Is there a disc format for 4K video?


spapakons

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Hello!
I know that for 1080p video, we create either a standard Blu Ray disc or an AVCHD-DVD disc. The first preserves the full video quality but requires a BD-R drive to play the disc. The other uses higher AVC video compression to fit in a standard DVD-R disc or a dual layer DVD-R disc. It plays in a standalone Blu Ray player and any computer with a standard DVD-R drive and VLC or other appropriate player.

What about 4K video? I don't have an UHD BD-R drive on my PC. Is there any other format to record 4K video on a standard BD-R or even DVD-R disc? Does it play on a standalone UHD Blu Ray player? I have read about XAVC-S format, but this is compatible with Sony players only. Anything universal? Which software can create such content on Windows 11 or 10, preferably free?

PS: I know I can just burn an MKV file on a disc (data disc), but I wonder if a video disc exists.
 
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glasskuter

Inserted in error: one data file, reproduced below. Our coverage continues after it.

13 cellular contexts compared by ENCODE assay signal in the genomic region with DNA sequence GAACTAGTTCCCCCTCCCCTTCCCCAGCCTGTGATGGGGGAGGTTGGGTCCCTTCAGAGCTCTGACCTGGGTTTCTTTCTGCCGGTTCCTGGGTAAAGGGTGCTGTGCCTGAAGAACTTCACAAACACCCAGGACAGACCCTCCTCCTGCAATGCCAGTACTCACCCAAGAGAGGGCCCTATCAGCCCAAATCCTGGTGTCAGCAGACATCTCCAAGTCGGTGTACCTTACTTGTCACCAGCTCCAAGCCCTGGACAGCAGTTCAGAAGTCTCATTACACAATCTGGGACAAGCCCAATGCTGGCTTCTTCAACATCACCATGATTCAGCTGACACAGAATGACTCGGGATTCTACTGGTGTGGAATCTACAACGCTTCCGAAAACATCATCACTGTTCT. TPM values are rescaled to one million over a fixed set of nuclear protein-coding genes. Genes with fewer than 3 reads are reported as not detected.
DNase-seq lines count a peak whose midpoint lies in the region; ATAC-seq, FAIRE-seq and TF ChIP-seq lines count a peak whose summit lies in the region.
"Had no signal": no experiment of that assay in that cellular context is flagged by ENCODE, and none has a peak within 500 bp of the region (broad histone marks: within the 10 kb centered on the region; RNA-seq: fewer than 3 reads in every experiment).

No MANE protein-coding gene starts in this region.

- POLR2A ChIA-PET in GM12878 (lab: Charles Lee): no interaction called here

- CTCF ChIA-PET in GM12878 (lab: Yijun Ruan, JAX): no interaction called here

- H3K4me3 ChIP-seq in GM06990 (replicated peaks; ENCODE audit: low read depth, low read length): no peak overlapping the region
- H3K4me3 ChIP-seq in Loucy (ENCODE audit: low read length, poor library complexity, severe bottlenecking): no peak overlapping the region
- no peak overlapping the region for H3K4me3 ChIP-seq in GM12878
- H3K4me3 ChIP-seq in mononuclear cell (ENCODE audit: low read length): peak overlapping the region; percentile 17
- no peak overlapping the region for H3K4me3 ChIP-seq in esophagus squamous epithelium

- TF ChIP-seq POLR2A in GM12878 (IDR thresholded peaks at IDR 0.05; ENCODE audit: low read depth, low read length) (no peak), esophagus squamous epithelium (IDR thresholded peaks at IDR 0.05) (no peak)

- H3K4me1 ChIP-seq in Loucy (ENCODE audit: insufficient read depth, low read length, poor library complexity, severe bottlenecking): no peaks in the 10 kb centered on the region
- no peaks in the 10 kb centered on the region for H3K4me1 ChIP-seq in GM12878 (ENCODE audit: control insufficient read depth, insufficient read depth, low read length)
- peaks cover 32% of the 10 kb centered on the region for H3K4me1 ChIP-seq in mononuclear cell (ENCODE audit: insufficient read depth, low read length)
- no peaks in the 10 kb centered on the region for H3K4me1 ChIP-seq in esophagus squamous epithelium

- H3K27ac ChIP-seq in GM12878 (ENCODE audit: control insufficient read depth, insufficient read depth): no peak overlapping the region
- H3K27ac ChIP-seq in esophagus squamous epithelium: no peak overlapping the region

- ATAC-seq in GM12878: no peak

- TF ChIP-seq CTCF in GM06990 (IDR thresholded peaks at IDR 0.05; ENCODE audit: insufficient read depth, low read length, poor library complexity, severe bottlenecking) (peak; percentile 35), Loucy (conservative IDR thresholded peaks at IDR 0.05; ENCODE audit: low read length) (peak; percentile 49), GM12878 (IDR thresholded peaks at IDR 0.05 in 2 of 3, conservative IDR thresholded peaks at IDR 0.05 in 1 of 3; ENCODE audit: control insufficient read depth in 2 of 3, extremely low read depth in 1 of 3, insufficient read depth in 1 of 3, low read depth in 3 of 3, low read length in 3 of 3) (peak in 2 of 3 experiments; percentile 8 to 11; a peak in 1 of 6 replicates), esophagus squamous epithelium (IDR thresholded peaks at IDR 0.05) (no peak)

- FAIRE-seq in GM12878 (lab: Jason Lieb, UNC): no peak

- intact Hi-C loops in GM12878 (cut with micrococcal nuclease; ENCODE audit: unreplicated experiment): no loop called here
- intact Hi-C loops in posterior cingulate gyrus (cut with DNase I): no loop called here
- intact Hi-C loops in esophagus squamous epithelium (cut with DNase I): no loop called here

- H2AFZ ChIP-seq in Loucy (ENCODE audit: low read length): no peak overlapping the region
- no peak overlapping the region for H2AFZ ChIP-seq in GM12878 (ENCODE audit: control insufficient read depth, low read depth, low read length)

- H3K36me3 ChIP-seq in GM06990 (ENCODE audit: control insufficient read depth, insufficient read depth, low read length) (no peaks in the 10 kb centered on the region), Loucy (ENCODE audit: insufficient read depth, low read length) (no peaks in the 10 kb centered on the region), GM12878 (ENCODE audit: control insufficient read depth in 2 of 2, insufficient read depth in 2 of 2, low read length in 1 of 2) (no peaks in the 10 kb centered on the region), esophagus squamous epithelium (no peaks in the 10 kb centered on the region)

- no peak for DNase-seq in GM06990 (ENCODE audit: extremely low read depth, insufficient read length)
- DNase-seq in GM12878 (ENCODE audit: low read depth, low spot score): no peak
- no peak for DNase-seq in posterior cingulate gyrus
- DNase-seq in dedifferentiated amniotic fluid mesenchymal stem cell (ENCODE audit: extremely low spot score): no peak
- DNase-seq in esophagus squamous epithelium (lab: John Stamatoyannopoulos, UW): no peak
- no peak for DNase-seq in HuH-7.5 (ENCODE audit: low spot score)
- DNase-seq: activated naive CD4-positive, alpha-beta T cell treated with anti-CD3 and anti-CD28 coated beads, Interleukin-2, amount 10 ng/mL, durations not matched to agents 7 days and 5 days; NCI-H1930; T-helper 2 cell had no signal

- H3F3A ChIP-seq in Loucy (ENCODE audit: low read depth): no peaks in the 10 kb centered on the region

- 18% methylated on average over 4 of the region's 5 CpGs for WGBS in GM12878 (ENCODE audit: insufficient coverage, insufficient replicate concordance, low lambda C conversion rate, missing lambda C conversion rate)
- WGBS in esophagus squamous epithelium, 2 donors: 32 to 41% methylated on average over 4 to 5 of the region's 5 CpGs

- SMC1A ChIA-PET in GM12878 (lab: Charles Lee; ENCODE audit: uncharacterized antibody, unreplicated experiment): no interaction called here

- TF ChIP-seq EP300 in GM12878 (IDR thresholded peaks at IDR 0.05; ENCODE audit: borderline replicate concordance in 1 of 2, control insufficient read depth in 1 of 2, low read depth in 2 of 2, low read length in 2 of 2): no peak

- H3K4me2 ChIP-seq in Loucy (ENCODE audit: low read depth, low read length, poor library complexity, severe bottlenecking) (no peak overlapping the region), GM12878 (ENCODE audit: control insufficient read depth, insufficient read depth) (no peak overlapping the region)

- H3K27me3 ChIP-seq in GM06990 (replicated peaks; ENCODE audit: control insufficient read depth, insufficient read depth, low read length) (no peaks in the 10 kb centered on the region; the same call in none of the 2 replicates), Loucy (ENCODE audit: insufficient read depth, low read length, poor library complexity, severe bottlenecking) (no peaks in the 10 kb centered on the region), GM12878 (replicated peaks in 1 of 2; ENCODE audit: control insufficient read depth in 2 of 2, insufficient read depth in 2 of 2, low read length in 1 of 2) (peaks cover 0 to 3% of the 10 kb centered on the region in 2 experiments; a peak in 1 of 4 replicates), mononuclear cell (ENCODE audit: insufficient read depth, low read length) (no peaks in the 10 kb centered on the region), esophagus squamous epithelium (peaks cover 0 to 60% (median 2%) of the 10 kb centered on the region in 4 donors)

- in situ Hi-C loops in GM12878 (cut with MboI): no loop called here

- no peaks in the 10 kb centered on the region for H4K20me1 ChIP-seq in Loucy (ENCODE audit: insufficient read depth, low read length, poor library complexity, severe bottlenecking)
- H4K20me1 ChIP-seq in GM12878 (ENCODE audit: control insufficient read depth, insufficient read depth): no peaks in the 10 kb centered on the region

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It takes a special blu-ray drive, special blu-ray disc, and special software.
 

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hsehestedt

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It takes a special blu-ray drive, special blu-ray disc, and special software.
That is partially true...

For a dedicated Blu-Ray player (the type you connect to a TV) this is true. You need a 4K capable player.

For a PC, any standard Blu-Ray player will work. The reason for this is that there is no difference whatsoever in the physical media. The only difference is in what CODECs are used to store the video and audio. Of course, the DRM has also been updated. You simply need a Blu-Ray player software package capable of decoding 4K discs.